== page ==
Home / Business and Economy / Re-assessing Nigeria, WTO on the benefits scale By Prince Adetokunbo Kayode

Re-assessing Nigeria, WTO on the benefits scale By Prince Adetokunbo Kayode

Prince Adetokunbo Kayode
When WTO officially commenced activities on 1 January 1995 under the Marrakesh Agreement, signed by 123 nations on 15 April 1994, that singular act replaced the General Agreement on Tariffs and Trade (GATT), which commenced in 1948.

As the largest international economic organization in the world, the WTO regulate trade in goods, services and intellectual property between participating countries by providing a framework for negotiating trade agreements and a dispute resolution process aimed at enforcing participants’ adherence to WTO agreements, which are signed by representatives of member governments and consequently ratified by their parliaments.

Most of the issues that the WTO focuses on derive from previous trade negotiations, especially from the Uruguay Round (1986–1994).

On 23 January 2017, the amendment to the WTO Trade Related Aspects of Intellectual Property Rights (TRIPS) Agreement marks the first time since the organization opened its doors in 1995 that WTO would be amended. One of the opportunities accorded by the amendment was to access affordable medicines under WTO rules.

All major decisions are made by the WTO’s member governments: either by ministers (who usually meet at least every two years) or by their ambassadors or delegates (who meet regularly in Geneva).

With a view to achieving greater coherence in global economic policy making, the WTO cooperate, as appropriate, with the international Monetary Fund (IMF) and with the International Bank for Reconstruction and Development (IBRD) and its affiliated agencies.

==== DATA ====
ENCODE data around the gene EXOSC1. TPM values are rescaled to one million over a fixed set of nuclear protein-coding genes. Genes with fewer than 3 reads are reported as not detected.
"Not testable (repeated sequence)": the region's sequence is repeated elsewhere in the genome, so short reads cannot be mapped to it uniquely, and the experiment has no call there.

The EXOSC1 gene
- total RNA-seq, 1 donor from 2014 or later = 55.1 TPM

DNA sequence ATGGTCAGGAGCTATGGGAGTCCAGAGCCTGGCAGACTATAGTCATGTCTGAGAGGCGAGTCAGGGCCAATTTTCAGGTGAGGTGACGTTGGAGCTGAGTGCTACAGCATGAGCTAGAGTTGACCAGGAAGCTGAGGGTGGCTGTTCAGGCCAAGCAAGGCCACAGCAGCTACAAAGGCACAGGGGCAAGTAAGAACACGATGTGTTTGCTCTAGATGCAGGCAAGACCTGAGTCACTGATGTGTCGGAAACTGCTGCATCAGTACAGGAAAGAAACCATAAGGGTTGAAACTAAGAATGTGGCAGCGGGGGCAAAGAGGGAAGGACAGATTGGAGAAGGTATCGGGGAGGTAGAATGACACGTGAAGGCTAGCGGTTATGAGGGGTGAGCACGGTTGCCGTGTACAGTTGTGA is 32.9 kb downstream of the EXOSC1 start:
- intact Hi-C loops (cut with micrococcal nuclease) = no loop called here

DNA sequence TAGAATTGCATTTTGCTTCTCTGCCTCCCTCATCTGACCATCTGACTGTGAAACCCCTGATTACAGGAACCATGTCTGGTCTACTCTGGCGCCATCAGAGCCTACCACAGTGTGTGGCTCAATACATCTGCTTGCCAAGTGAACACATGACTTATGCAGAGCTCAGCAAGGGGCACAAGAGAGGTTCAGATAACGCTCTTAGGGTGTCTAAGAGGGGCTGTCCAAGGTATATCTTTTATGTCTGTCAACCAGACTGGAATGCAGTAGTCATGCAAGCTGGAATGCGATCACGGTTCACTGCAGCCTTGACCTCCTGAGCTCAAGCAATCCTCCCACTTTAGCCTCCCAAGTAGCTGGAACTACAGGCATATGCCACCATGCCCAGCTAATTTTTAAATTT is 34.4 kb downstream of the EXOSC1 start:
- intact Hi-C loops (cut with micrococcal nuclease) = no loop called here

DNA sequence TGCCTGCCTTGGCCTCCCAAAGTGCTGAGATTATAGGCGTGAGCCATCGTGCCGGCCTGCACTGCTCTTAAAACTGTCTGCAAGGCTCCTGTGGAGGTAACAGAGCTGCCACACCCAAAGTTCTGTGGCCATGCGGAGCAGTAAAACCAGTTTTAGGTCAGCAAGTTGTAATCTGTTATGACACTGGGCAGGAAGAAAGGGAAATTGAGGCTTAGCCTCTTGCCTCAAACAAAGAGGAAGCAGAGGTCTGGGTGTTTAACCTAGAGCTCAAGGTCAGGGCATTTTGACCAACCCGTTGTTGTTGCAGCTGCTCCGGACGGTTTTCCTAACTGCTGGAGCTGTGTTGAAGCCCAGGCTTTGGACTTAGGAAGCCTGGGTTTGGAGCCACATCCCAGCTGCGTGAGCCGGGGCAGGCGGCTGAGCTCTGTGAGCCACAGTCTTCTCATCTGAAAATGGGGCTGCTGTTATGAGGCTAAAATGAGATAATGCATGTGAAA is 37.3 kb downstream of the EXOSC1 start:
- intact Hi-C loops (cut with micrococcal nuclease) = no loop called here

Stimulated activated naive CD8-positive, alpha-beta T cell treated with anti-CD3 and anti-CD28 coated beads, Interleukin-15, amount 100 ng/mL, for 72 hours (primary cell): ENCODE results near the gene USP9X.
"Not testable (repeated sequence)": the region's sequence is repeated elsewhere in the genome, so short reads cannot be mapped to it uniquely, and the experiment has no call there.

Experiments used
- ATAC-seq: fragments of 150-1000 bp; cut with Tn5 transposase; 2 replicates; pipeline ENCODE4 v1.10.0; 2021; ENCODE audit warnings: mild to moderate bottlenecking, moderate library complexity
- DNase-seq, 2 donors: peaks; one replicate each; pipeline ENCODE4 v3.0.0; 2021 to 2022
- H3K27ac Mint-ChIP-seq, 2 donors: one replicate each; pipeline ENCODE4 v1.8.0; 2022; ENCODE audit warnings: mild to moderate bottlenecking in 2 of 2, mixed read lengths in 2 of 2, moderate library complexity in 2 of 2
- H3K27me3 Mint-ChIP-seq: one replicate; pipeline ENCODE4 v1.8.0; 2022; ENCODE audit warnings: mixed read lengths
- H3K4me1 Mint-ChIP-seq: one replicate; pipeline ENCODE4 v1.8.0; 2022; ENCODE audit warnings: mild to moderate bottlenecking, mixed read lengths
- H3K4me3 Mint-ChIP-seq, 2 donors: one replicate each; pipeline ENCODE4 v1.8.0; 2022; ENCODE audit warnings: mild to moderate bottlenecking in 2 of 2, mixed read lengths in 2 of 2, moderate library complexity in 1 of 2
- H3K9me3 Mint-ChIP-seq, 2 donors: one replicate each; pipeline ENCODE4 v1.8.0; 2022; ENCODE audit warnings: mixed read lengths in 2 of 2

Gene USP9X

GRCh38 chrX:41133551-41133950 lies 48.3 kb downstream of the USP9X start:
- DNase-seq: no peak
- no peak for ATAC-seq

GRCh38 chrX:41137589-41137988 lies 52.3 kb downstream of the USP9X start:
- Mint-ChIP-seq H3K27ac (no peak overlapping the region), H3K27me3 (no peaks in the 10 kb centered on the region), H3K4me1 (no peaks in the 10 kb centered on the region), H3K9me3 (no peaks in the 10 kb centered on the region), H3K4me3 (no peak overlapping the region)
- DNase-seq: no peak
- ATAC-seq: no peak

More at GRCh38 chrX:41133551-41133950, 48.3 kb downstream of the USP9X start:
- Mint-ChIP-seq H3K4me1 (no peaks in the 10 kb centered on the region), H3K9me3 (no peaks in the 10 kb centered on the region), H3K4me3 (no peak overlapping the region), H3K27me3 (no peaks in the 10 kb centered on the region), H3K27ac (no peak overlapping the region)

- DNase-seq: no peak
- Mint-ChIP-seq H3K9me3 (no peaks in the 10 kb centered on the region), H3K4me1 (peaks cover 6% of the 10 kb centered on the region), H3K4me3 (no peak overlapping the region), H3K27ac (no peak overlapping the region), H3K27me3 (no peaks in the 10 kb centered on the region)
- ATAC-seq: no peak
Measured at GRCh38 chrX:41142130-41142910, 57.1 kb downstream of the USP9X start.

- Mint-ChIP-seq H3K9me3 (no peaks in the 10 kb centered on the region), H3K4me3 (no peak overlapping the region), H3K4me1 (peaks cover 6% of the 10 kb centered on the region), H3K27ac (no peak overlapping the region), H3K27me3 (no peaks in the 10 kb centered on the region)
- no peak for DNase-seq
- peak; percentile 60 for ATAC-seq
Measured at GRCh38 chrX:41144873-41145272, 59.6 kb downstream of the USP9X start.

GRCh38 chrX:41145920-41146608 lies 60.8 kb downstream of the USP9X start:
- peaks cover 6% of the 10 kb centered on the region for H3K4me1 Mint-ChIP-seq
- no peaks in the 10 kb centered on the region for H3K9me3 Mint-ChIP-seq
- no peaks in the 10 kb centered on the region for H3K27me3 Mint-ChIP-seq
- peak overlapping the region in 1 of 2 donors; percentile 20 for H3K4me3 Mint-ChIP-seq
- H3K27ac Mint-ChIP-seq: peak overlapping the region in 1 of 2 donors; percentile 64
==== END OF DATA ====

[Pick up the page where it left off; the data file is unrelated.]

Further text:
As globalization proceeds in today’s society, the necessity of an International Organization to manage the trading systems has been of vital importance.
As the trade volume increases, issues such as protectionism, trade barriers, subsidies, violation of intellectual property are bond to arise due to the differences in the trading rules of every nation.

At the heart of the policy formulation and implementation of WTO initiatives is the Ministerial Conference called MC, which usually meets every two years. The MC11 will hold this December in Buenos Aires. The first MC in Africa (MC10) was in Nairobi, Kenya in 2015.

The organization is hinged on guiding principles which universal application. They are: non-discrimination, reciprocity, binding and enforceable commitments, transparency and safety values.

The non-discrimination matter is built on the structures of, Most Favoured Nation (MFN) rule, and the National Treatment Policy (NTP).Both are embedded in the main WTO rules on goods, services, and intellectual property, but their precise scope and nature differ across these areas. While the MFN rule requires that a WTO member must apply the same conditions on all trade with other WTO members the NTP on the other hand ensures that imported goods should be treated no less favorably than domestically produced.

Another area is Reciprocity which reflects both a desire to limit the scope of free-riding that may arise because of the MFN rule, and a desire to obtain better access to foreign markets. A related point is that for a nation to negotiate, it is necessary that the gain from doing so be greater than the gain available from unilateral liberalization.